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Slave Play Employs Pain as an Elixir

Slave Play Employs Pain as an Elixir

While watching Slave Play, I couldn’t help but wonder how does a two-hour intermission-less play, depicting the sado-masochistic fantasies of three couples serve as a sufficient metaphor for the race problems in America today? It seems to me this play has put that back 200 years, instead of moving forward.

The full cast of Slave Play. Photo by Matthew Murphy

As an art form, theatre is far more interactive than voyeuristic, Slave Play is so voyeuristic, that it seemed like 804 people were collectively watching an S&M peep show. The mirror upstage serves as a dominant insistence that the audience sees itself as part of the problem.

Jeremy O. Harris seems to be using this play, as a metaphor for racial relations in American. He offers himself as part of the solution, but is that solution painful and humiliating sex?

Joaquina Kalukango and Paul Alexander Nolan Photo by Matthew Murphy

Slave Play is done in 3 parts. The first part has Kaneisha (Joaquina Kalukango), a slave, and Jim (Paul Alexander Nolan), a plantation overseer, who doesn’t want to be called “Massa”. Kaneisha seductively entices him as he threatens to whip her. She thrills stating “Mista Jim, call me a nasty negress, a nasty, lazy negress.”

Annie McNamara and Sullivan Jones  Photo by Matthew Murphy

Next Alana (Annie McNamara), the wife of a plantation owner, calls to attention and flirts shamelessly with Phillip (Sullivan Jones), a handsome, house slave. She produces an enormous black dildo and uses it on him. 

James Cusati-Moyer and Ato Blankson-Wood Photo by Matthew Murphy

Dustin (James Cusati-Moyer), a white indentured servant, is interacting with Gary (Ato Blankson-Wood), his dominating black overseer. The scene becomes a gay porn where Dustin, down on his knees is licking Gary’s boots, who moans and gets off on the act.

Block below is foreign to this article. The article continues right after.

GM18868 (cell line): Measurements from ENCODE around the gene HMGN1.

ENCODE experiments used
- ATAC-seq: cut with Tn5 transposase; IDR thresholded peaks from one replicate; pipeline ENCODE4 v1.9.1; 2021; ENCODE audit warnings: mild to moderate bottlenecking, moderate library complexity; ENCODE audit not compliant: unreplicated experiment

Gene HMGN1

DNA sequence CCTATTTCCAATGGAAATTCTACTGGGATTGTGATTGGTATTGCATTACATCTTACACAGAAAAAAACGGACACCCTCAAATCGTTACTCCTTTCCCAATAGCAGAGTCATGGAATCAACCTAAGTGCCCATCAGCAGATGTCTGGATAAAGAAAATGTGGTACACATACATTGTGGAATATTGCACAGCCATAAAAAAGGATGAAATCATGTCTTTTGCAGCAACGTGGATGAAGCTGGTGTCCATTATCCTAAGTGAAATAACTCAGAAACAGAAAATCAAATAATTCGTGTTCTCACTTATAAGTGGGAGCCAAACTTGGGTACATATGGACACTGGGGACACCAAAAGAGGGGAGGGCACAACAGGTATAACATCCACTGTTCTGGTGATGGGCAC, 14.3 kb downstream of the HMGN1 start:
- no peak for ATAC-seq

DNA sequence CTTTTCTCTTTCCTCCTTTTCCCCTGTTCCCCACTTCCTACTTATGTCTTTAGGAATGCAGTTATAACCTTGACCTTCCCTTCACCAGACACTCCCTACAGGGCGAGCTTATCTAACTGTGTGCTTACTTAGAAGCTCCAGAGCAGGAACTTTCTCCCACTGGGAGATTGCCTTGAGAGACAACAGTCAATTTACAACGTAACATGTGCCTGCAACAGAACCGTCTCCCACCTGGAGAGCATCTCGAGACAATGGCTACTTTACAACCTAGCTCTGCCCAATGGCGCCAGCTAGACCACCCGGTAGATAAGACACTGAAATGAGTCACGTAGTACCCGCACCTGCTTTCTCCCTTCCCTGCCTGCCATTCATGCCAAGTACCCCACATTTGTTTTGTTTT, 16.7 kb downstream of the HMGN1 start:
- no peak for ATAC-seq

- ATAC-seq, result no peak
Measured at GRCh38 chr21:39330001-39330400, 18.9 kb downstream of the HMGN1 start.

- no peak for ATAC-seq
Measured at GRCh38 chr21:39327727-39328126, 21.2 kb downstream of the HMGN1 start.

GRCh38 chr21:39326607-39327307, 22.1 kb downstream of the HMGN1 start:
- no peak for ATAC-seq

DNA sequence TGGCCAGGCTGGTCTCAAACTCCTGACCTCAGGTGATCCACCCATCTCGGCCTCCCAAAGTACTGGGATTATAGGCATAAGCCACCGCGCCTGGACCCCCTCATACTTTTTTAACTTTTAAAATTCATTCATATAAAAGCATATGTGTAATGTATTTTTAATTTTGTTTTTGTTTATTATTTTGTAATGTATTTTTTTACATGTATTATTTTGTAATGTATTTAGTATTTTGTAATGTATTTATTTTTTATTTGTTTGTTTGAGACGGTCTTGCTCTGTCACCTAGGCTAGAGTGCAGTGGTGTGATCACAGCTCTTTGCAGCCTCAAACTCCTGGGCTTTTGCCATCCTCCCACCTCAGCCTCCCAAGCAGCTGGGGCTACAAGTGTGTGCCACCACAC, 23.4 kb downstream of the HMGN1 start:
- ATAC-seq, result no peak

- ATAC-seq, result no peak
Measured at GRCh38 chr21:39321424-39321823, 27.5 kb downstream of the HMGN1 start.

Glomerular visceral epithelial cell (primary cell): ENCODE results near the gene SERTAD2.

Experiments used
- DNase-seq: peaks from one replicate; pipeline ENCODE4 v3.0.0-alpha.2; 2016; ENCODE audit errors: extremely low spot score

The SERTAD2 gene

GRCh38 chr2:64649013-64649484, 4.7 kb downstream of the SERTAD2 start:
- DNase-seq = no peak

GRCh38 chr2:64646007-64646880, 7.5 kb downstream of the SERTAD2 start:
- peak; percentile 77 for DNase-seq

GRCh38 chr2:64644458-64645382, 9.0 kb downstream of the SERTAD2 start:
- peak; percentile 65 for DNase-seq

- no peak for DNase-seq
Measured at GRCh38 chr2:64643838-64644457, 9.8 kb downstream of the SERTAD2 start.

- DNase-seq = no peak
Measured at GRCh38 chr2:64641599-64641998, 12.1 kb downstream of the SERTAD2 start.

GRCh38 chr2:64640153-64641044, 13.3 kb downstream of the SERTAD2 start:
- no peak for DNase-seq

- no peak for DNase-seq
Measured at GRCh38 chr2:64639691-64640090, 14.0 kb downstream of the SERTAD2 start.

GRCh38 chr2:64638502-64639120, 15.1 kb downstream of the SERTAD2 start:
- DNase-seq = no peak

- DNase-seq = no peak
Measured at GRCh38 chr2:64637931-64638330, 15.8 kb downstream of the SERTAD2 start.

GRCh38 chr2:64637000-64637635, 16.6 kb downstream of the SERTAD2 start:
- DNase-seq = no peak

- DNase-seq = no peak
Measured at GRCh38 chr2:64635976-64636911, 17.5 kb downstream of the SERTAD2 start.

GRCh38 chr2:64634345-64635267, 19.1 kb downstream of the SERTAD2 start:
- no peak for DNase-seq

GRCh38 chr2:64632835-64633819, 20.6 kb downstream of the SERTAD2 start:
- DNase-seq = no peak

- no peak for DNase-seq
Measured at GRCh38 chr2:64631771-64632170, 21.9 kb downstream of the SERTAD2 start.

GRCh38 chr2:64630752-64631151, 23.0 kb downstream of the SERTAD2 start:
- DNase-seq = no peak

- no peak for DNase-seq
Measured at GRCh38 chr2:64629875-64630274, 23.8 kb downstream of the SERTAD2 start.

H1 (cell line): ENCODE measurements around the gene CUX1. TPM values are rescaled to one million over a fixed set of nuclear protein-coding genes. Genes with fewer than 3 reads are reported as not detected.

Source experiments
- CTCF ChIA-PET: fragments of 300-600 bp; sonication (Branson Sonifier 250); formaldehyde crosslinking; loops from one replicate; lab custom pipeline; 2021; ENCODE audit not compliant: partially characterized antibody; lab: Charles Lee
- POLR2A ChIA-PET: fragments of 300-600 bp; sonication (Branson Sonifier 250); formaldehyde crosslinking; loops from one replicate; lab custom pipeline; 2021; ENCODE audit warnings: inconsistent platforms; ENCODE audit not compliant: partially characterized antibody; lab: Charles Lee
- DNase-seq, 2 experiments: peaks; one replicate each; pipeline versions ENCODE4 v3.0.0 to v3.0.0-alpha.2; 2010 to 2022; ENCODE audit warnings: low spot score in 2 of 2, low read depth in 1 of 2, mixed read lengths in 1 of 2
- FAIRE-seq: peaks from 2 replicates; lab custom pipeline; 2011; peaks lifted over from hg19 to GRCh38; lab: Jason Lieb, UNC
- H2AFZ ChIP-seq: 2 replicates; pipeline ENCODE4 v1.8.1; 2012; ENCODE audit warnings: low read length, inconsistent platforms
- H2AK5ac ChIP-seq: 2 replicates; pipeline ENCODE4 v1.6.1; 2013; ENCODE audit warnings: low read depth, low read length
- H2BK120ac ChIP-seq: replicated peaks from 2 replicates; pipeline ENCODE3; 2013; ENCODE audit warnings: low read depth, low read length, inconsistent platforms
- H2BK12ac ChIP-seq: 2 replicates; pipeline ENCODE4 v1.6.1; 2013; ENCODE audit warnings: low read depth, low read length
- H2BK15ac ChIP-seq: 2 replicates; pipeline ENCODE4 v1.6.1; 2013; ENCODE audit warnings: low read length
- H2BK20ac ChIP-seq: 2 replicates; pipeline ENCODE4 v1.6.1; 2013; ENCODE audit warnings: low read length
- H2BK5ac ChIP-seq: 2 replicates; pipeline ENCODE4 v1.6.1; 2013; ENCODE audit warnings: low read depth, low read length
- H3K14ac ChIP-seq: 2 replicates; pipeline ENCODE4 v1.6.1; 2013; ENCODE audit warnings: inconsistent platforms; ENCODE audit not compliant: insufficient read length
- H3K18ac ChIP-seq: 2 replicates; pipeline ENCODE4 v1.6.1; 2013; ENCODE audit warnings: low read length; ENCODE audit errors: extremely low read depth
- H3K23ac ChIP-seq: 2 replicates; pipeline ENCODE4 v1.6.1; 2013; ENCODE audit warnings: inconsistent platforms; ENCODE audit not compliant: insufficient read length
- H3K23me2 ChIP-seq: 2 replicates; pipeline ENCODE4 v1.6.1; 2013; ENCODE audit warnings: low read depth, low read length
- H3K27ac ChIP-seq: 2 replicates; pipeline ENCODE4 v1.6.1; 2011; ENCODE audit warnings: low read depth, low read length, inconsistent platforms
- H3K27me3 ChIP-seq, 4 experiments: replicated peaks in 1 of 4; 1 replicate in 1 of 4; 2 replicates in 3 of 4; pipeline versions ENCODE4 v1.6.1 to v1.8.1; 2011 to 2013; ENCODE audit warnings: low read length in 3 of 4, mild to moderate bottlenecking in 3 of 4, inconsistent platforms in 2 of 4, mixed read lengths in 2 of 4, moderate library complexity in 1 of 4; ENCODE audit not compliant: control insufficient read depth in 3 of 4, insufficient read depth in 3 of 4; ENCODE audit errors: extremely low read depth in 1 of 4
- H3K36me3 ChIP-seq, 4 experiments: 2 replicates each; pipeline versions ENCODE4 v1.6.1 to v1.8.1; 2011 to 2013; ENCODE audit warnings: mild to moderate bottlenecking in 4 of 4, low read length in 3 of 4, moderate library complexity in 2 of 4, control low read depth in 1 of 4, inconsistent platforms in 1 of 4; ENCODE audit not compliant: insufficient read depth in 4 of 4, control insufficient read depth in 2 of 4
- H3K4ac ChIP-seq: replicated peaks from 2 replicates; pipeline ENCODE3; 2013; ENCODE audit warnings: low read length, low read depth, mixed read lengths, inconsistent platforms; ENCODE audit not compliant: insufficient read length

Something is not right here. Though they are all in costumes the Riahana Song, the Calvin Klein underwear, Jim calling “Starbucks”, lead us to part 2.

We learn that all three couples are participating in Antebellum Sexual Performance Therapy to combat Racialized Inhibiting Disorder. They were all living out their black partners fantasy’s. The clinic is run by Patricia (Irene Sofia Lucio) and Teá (Chalia La Tour), partners in life, who have developed research to help black partners achieve sexual climax with their white counterparts. There are some hysterical lines. Dustin, insists his desire to move out of Harlem “has nothing to do with not wanting to live near black people and has everything to do with wanting to be able to get to an audition on time without having to walk almost a mile to get to a decent train”. At the end of this therapy, the couples break up. 

The finale has Kaneisha, who has called Jim a virus, leaving him. He returns to their hotel room to keep their marriage together. She claims he doesn’t see her or listen to her. He undresses and rapes her. She calls the safe word and he stops, violently throwing up. She thanks him for seeing her and the play ends.

Robert O’Hara, directs this marvelous cast with aplomb. Clint Ramos’s set has placed a mural, of a plantation, so it is reflected on the mirrored wall of the set. Dede Ayite’s costumes are a mix of yesterday and today, as Lindsay Jones’ sound design adds to the concept.

I was not shocked, just confused at what Mr. O. Harris was trying to say.

Slave Play: The Golden Theatre, 252 W. 45th St. until Jan. 19th.


Suzanna, co-owns and publishes the newspaper Times Square Chronicles or T2C. At one point a working actress, she has performed in numerous productions in film, TV, cabaret, opera and theatre. She has performed at The New Orleans Jazz festival, The United Nations and Carnegie Hall. She has a screenplay and a TV show in the works, which she developed with her mentor and friend the late Arthur Herzog. She is a proud member of the Drama Desk and the Outer Critics Circle and was a nominator. Email:

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